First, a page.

“Hey, Bess, come and dance with me!” A good-looking, dark-haired guy emerged from the crowd and grabbed Bess’s hand. She stood up. “Don’t leave—I want to hear all the details!” she yelled to Laurie as she was being towed away.

Nancy glanced at the booth and saw that someone had replaced Jon, who was moving through the crowd toward Laurie.

He seemed to be unaware of all the girls watching him and saw only Laurie. He held out his hand, and after a moment’s hesitation, Laurie took it and followed him onto the dance floor.

Seconds later an angry-looking Adam Boyd charged up to Nancy’s table.

“Want to dance?” he asked Nancy.

Nancy felt sorry for Adam. She knew he’d cared a lot. about Laurie. The break-up .had probably been hard on him. “Sure,” she answered, and they moved onto the dance floor.

Adam wasn’t a very attentive partner. He kept craning his neck, trying to find Laurie and Jon in the crowd. “What a couple—both losers,” he said with a sneer. “You know, I lost all respect for Laurie when she fell for that Villiers creep.”

Nancy sighed. “Adam—”

“He’s been chasing her for weeks,” Adam interrupted. “He sends her flowers, takes her to fancy restaurants for dinner, buys her expensive presents. But he’s not fooling me. He’s a lowlife. One of these days Laurie’s going to find it out—the hard way.”

Nancy was beginning to wish she hadn’t accepted Adam’s invitation to dance. She glanced around at Jon Villiers. He was older than she had thought at first—probably about twenty-four, and great looking, with a lean, muscular build and short, sun-bleached blond hair. His high cheekbones and perfect nose made him look like a star. Clearly, Adam was incredibly jealous of Laurie’s new boyfriend, and Nancy tried to change the subject.

“Are you working in your dad’s hardware store again this summer?” she asked.

Adam scowled at her and nodded. “I guess that makes me pretty dull, compared to Mr. Music there,” he said, indicating Jon with his eyes. “I could tell Laurie a thing or two about him, but she won’t listen. He’s just after her family’s money—”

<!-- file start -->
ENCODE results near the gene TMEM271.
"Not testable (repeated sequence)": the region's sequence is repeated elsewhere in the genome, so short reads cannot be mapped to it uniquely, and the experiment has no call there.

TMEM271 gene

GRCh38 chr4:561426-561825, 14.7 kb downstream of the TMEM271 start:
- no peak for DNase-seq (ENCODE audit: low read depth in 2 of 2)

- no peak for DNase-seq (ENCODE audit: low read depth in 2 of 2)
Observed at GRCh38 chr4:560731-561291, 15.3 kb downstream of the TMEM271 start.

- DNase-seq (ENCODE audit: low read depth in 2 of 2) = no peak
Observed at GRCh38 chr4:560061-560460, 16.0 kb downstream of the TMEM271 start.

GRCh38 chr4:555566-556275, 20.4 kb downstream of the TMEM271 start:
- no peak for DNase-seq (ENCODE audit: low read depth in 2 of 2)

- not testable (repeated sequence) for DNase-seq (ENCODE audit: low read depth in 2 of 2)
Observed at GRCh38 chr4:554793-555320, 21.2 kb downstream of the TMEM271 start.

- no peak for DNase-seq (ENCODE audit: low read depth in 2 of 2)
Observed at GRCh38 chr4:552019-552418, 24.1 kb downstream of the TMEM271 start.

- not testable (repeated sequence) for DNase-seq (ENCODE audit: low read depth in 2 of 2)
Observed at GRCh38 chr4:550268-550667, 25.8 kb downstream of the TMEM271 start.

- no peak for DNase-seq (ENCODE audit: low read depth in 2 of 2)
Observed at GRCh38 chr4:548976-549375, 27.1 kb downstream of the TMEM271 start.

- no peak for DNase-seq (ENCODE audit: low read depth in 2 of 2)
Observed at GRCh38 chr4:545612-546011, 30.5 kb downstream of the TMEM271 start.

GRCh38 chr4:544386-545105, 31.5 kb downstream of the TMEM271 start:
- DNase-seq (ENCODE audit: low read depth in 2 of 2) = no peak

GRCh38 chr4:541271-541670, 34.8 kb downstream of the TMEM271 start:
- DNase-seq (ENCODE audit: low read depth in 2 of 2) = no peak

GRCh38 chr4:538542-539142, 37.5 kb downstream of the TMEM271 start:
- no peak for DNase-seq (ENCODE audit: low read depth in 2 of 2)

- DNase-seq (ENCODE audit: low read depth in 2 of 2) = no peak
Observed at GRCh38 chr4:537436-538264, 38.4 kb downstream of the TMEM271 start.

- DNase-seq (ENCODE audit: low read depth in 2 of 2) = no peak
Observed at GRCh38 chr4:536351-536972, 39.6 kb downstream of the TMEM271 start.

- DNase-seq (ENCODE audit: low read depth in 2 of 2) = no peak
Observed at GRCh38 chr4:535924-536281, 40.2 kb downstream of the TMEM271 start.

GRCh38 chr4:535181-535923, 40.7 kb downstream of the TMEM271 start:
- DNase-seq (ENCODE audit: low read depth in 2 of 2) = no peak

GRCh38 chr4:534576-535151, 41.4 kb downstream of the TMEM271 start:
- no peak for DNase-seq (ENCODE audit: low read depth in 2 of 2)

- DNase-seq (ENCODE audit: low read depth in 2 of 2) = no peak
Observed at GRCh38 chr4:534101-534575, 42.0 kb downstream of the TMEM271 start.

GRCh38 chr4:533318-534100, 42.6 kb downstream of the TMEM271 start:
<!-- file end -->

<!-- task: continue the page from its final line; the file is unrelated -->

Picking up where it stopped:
Nancy looked at Adam curiously. “That’s a pretty strong accusation, don’t you think?” she asked.

Adam avoided Nancy’s eyes for a moment. She could feel his pain and anger. “I’ve got to make her understand,” he said in a voice so low that Nancy could barely hear him. “I’ve got to make Laurie see what a mistake this is.”

Nancy was relieved when the dance ended and she could go back to her table. George and Bess were dancing with two of their old classmates.

Adam lingered for a moment. Nancy assumed he was waiting for Laurie to come back, but when she did start toward the table, he disappeared into the crowd.

“I saw you dancing with Adam,” Laurie said to Nancy. “He’s still angry with me, isn’t he?”

“He’ll get over it,” Nancy answered, feeling a little awkward. “He needs some time, that’s all.”

Laurie nodded, but she didn’t look convinced.

A waitress appeared. She was small, with red hair and flashing green eyes. The tag on her
uniform said Pam. “Mr. Villiers said to give you this,” she told Laurie in a sulky voice, handing her a note. Before Laurie could thank her, the girl was gone.

Laurie read the note, then carefully folded it and tucked it into the pocket of her jean jacket. Her smile seemed a little forced when she met Nancy’s eyes. “He says there’ll never be another girl for him,” she said.

Something in Laurie’s manner filled Nancy with concern. She leaned forward in her chair. “Laurie, what’s wrong?” .

Laurie swallowed. “This is all happening too fast, that’s all,” she confided.

Nancy waited for Laurie to go on. Instead, she changed the subject.

“Remember when we bought the same dress, for that dance?” she asked.